Canticle of Mary
Ant. Today we received the Virgin Mary as our mother. Today, she has taken pity on us. Today, all Carmel rejoices in the solemnity of the Blessed Virgin, whose name we bear.

My soul proclaims the greatness of the Lord; my Spirit rejoices in God, my Savior, for He has looked with favor on His lowly servant. From this day forward, all generations will call me blessed, for the almighty has done great things for me, and holy is His Name. He has mercy on those who fear Him in every generation. He has shown the strength of His Arm; He has scattered the proud in their conceit. He has cast down the mighty from their thrones and has lifted up the lowly. He has filled the hungry with good things; the rich He has sent away empty. He has come to the help of His servant, Israel. For He has remembers His promise of mercy, the promise He made to our fathers, to Abraham, and his children, forever. Glory . . .

The privilege of the Scapular is neither a symbol nor a superstition, but to die clothed with the Scapular, the garment of work in a religious habit, is to die doing God’s work.

As we honor the holy Holy Mother of God, under whose name and patronage we live, let us pray with confidence to Christ our Lord and say:
Through the intercession of the Mother of Carmel, hear us, O Lord.

You said, “Blessed are the poor in spirit for theirs is the kingdom of Heaven”;
–may we stand with Mary among the poor and humble of the Lord, so that you may be our only wealth.
Through the intercession of the Mother of Carmel, hear us, O Lord.

You said, “Blessed are the pure in heart, for they will see God”;
–in following the Immaculate Virgin may we come to live that purity of heart which makes us eager to see the Father’s Face.
Through the intercession of the Mother of Carmel, hear us, O Lord.

You said, “Blessed are those who have not seen, and yet believe”;
–with Mary at our side, may we never cease to trust in the love You have for us as we journey in this night of faith.
Through the intercession of the Mother of Carmel, hear us, O Lord.

You said, “You ought to pray always and never lose heart”;
–teach us to pray like Mary, treasuring Your Word in our hearts and proclaiming it in our lives.
Through the intercession of the Mother of Carmel, hear us, O Lord.

You said, “A new commandment I give you; love one another as I have loved you”;
–united in heart and mind, may we be ready to spend our lives for our brothers and sisters and share with Mary in Your work of redemption.
Through the intercession of the Mother of Carmel, hear us, O Lord.

Dying on the cross, You said to John, and through him to all disciples, “Behold your Mother”;
–may all those who trusted in Your everlasting mercy [especially ____] rejoice one day with you and Mary in our Father’s house.
Through the intercession of the Mother of Carmel, hear us, O Lord.

Here list your own intentions.
Through the intercession of the Mother of Carmel, hear us, O Lord.
Our Father .. . .

Prayer
Lord God, You willed that the Order of Carmel should be named in honor of the Blessed Virgin Mary, Mother of Your Son. Through her prayers, as we honor her today, bring us to your holy Mountain, Christ Our Lord, Who lives and reigns with You and the Holy Spirit, one God, forever and ever. Amen.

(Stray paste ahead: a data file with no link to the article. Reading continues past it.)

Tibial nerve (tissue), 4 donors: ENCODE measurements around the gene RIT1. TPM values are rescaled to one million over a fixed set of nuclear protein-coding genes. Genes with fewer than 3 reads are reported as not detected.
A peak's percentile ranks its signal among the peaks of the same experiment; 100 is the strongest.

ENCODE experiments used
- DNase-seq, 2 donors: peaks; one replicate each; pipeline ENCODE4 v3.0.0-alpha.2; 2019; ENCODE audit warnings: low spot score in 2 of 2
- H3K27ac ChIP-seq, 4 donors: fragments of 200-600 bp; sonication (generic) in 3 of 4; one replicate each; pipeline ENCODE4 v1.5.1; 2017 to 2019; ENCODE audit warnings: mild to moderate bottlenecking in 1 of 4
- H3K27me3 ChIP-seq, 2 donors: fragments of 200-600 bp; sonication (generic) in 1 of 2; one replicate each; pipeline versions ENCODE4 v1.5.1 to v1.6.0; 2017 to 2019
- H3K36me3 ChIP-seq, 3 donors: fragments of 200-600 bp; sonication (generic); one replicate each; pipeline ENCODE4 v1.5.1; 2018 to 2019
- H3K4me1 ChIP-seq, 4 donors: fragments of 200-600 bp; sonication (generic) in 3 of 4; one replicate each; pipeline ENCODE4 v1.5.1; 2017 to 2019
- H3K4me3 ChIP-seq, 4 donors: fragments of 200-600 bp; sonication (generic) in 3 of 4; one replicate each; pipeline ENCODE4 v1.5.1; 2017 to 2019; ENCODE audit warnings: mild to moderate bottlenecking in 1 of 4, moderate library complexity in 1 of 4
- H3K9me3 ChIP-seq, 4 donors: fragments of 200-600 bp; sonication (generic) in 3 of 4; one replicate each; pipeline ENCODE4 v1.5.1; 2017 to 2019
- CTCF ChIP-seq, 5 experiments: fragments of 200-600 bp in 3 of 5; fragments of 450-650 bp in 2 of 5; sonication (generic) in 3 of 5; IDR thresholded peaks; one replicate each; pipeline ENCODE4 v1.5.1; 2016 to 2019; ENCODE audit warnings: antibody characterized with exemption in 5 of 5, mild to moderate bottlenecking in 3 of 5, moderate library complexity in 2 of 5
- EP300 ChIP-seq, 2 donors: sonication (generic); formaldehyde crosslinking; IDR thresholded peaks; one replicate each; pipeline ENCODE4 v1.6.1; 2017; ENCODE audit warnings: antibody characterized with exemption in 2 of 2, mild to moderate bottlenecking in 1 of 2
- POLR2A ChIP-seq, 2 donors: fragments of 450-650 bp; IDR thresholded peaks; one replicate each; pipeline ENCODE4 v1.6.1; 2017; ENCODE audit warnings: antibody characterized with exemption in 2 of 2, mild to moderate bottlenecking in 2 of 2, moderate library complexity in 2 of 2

May the Lord bless us, protect from all evil, and bring us to everlasting life. Amen.


St. Michael, the Archangel, defend us in battle. Be our defense against the malice and snares of the Devil. May God rebuke him, we humbly pray, and do thou, O Prince of the Heavenly Host, by the Power of God, cast into Hell Satan, and all the other evil spirits, who prowl through the world seeking the ruin of souls. Amen.

Click here for my Litany to Carmelite Saints

From the First Epistle of St. Clement of Rome to the Corinthians:
<blockquote>Let our whole body, then, be preserved in, Christ Jesus; and let every one be subject to his neighbour, according to the special gift bestowed upon him. Let the strong not despise the weak, and let the weak show respect unto the strong. Let the rich man provide for the wants of the poor; and let the poor man bless God, because He hath given him one by whom his need may be supplied. Let the wise man display his wisdom, not by [mere] words, but through good deeds. Let the humble not bear testimony to himself, but leave witness to be borne to him by another. Let him that is pure in the flesh not grow proud of it, and boast, knowing that it was another who bestowed on him the gift of continence. Let us consider, then, brethren, of what matter we were made, who and what manner of beings we came into the world, as it were out of a sepulchre, and from utter darkness. He who made us and fashioned us, having prepared His bountiful gifts for us before we were born, introduced us into His world. Since, therefore, we receive all these things from Him, we ought for everything to give Him thanks; to whom be glory for ever and ever. Amen.</blockquote>

Yes! Here, at last, is my understanding of Suffering

For the past couple days, I’ve been listening to the audiobook of Brother Lawrence of the Resurrection, OCD’s Practice of the Presence of God.

A forerunner of St. Therese’s Little Way, whose short collection of letters is often identified as a perfect example of Discalced Carmelite spirituality, Br. Lawrence has never been able to be elevated to the altar even as a Servant of God because we know so little of his life.  Like Thomas a Kempis, and the housewife in C. S. Lewis’s Great Divorce, I think his obscurity even in the eyes of the Church is ironically a sign of his great Sanctity.  Br. Lawrence’s 11th letter summarizes exactly my view on the meaning of illness, and what I pray for when asked to pray for someone who is ill: